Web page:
Scouts’ Oath Logo

I created the logo for scouts oath during a weekend in the end of production. It was a short, but sweet experience where I got a lot of creative freedom. I’m going to break down the steps of my process:

1. QUESTIONS
I started out by creating questions that I wanted the logo to answer:
-what is the theme/setting?
The scouts’ loved headquarters is on fire.
-what is the unique mechanics?
To make your scared friends feel safe again, the player has to take their hand. This is the most important unique mechanic since it is enhancing the feeling of friendship.
-what is the feeling in the game?
The art style is whimsical, cute and has a stylized storybook feel to it. But the game is still a bit scary, and the threatening fire is consuming the tree house.

2. RESEARCH
I then started to search some keywords: hand holding, scouts, scout badges, cookies, fire wisps, tree house, friendship, headquarters. To see how other people interpreted them. This also gave me a feeling of what symbols was impactful.

3. SKETCHING
I put on some some music and started to draw some quick designs. I found the flame silhouette strong and clear, so I tried to iterate from that. I also found that the hand holding conveyed the right feeling. Here’s an example of some sketches that I did:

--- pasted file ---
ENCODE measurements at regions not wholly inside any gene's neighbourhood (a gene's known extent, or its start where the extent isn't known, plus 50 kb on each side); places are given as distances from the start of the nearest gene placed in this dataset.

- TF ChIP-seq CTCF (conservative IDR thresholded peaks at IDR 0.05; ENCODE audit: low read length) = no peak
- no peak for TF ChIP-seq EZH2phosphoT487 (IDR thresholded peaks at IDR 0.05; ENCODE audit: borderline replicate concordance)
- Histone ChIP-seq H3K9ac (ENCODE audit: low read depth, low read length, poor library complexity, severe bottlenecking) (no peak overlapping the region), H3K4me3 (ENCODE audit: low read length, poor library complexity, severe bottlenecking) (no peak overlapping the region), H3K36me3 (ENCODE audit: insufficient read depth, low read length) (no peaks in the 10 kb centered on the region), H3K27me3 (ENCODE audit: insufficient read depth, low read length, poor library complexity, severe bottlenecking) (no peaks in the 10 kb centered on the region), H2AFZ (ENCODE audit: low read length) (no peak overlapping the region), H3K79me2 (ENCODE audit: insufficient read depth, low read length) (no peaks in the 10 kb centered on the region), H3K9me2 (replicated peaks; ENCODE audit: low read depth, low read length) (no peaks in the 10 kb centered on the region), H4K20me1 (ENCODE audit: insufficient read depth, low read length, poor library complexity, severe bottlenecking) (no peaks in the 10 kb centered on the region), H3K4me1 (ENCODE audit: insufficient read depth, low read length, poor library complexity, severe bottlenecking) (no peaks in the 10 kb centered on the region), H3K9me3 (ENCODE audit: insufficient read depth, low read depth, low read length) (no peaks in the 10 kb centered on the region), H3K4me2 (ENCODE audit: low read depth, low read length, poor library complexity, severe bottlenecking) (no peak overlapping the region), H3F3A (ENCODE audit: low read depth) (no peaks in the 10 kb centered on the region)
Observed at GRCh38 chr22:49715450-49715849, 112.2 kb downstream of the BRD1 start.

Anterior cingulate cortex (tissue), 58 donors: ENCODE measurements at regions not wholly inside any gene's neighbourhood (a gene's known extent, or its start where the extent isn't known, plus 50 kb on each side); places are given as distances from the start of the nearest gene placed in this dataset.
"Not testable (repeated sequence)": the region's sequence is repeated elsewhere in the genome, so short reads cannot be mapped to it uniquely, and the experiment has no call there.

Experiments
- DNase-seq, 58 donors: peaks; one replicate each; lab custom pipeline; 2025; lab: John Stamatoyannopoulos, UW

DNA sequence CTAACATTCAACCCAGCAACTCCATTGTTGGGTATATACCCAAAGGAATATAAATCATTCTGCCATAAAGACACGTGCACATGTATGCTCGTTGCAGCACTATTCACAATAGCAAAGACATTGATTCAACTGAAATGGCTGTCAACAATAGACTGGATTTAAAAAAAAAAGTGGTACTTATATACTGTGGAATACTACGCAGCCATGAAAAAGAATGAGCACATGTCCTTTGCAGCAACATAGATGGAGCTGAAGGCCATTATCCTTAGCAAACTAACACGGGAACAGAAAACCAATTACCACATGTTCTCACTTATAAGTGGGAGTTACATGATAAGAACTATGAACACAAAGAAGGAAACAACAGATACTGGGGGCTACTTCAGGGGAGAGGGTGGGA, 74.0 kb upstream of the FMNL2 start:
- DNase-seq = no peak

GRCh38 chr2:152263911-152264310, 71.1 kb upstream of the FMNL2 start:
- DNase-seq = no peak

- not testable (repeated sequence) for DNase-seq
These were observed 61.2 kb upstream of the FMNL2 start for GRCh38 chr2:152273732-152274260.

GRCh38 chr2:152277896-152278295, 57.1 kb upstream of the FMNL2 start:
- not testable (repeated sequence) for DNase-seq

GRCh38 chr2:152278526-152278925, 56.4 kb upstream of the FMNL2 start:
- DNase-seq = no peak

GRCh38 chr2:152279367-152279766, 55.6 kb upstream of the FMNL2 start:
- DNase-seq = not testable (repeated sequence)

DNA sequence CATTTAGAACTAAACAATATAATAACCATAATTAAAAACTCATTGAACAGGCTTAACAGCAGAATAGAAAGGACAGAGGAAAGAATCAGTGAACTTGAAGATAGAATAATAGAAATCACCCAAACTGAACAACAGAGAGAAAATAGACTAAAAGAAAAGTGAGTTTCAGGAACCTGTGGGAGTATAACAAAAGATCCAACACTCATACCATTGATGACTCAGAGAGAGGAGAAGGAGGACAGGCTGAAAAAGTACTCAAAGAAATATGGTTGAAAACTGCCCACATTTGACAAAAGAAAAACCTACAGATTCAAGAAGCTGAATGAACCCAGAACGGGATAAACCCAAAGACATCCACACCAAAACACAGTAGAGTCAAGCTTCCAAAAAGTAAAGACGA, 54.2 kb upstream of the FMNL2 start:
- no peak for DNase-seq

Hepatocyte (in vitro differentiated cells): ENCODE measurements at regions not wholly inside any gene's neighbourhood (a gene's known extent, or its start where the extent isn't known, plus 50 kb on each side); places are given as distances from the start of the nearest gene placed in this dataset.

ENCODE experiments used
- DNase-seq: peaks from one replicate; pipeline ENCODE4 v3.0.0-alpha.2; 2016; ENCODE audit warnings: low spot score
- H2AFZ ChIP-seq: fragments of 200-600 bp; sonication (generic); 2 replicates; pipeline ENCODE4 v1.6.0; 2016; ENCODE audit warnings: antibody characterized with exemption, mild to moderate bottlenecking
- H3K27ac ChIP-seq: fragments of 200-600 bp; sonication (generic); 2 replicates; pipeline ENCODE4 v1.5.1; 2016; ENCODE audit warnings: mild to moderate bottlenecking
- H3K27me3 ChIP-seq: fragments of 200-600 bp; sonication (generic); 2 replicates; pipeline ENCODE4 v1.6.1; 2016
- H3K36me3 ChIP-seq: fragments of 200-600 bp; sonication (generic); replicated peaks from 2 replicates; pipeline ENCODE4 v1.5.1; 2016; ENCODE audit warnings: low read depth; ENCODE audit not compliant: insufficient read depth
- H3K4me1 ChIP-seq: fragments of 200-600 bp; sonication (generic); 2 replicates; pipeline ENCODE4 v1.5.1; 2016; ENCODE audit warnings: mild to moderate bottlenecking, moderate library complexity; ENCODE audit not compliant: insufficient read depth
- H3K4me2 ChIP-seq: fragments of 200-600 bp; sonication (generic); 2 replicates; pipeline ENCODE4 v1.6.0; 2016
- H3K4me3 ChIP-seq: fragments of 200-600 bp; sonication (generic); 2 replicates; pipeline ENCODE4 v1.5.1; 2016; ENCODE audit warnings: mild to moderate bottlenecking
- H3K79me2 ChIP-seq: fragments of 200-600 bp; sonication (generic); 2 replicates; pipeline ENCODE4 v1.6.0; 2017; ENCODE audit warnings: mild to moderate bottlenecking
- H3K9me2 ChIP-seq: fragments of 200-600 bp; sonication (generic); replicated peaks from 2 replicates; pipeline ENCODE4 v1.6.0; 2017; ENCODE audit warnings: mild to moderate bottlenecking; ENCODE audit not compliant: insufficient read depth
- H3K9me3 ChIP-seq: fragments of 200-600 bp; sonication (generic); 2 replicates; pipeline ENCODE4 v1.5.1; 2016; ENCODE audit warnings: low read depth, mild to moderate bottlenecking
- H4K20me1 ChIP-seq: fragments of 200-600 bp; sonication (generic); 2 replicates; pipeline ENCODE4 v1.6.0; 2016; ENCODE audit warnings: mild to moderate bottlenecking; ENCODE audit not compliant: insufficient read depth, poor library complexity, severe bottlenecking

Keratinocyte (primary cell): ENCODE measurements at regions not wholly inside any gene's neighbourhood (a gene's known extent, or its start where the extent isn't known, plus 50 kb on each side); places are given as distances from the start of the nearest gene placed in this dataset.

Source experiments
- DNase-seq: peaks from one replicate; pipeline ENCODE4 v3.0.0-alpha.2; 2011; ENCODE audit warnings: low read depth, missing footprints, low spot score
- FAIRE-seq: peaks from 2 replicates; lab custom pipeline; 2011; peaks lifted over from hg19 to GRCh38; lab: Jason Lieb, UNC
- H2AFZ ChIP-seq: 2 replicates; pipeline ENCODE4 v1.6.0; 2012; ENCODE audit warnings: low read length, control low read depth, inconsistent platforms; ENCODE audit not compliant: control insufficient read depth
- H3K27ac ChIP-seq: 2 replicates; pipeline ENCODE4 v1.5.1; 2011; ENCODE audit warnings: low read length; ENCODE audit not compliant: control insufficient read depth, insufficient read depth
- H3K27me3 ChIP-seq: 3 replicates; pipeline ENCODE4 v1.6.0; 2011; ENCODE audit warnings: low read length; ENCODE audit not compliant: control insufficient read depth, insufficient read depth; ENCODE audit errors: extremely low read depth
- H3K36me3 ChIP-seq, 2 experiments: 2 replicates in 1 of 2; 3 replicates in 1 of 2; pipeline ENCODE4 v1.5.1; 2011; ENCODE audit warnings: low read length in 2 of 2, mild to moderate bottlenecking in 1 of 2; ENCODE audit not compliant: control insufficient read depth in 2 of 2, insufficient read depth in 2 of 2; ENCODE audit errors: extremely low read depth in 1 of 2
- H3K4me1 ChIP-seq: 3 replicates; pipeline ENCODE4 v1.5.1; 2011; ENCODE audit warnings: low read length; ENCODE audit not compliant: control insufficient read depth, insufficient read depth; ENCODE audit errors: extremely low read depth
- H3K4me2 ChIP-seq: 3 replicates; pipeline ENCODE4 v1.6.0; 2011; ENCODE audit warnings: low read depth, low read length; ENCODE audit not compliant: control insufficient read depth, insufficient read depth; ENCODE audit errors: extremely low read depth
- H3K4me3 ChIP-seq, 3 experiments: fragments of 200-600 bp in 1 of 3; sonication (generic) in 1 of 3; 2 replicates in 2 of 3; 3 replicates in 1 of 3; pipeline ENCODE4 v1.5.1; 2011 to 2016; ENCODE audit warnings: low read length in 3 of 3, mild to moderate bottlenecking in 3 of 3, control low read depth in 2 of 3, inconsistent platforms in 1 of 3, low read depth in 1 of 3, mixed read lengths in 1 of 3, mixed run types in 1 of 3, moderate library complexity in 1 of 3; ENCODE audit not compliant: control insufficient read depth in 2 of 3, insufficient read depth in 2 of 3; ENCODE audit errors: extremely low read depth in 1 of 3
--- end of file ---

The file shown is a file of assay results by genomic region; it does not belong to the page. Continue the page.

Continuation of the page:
4. PHOTOSHOP
With the sketches I knew where to begin. I created all the logos from the sketches and iterated on them. Tried to make the silhouettes sharper looking and balanced.

It was also time to play with color. The fire in our game was not finalized yet, but we knew we wanted a warm pink, coral or orange. I also started to put some textures in. I wanted to use water color since it acts like fire – it’s hard to control and makes very organic pattern. I liked the result, mainly because the water color texture added a natural variation in the colors and this made the logo less flat. Here’s some examples of the Photoshop versions:

5. FEEDBACK

I showed this to my group and they gave their thoughts on the design. Everyone seemed to enjoy the concepts. And most of my team mates liked logo 2 or 6. I liked all of the parts in number 6 – the holding hands, the tree, the fire – but it didn’t feel polished enough. The hands felt forced in and when comparing it to the clean design of number 2, I knew I had to kill my baby – the holding hands. If we had more time for iterations and support from mentors, I think we could have made it work. But we were in the end of production and could not waste any time on the logo. So I made some final tweaking of logo 2 – font kerning, making sure the resolution was high, making the edges feel sharp, balancing the flames on right and left side).

I’m happy with the result and realize that after all iterations – the final result was the simplest one. Here it is: